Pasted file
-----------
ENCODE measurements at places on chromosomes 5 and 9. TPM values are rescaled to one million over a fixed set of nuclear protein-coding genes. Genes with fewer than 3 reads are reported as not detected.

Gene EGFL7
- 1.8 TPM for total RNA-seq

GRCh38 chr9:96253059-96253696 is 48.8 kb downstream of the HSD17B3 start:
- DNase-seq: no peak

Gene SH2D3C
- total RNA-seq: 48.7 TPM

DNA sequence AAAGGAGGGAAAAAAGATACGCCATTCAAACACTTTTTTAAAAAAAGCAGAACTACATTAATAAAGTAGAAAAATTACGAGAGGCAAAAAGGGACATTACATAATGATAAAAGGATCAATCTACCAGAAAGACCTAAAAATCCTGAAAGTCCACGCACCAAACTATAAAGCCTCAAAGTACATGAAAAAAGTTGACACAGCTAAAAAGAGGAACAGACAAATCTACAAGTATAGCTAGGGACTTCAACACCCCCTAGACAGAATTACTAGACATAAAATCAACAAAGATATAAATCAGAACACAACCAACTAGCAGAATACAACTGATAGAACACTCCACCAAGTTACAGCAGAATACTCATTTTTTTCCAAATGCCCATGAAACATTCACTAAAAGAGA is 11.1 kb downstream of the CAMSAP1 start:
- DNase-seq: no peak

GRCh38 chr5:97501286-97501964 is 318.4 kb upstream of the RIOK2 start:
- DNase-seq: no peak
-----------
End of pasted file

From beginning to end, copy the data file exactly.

ENCODE measurements at places on chromosomes 5 and 9. TPM values are rescaled to one million over a fixed set of nuclear protein-coding genes. Genes with fewer than 3 reads are reported as not detected.

Gene EGFL7
- 1.8 TPM for total RNA-seq

GRCh38 chr9:96253059-96253696 is 48.8 kb downstream of the HSD17B3 start:
- DNase-seq: no peak

Gene SH2D3C
- total RNA-seq: 48.7 TPM

DNA sequence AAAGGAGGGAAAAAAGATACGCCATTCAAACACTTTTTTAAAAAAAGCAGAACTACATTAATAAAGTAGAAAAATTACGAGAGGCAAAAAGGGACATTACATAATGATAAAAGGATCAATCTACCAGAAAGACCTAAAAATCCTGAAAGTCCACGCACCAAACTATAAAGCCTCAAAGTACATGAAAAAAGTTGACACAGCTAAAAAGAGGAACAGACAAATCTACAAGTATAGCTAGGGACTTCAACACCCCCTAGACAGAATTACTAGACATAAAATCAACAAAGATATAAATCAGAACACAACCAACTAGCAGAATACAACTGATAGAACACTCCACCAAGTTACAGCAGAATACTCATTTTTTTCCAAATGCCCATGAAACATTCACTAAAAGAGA is 11.1 kb downstream of the CAMSAP1 start:
- DNase-seq: no peak

GRCh38 chr5:97501286-97501964 is 318.4 kb upstream of the RIOK2 start:
- DNase-seq: no peak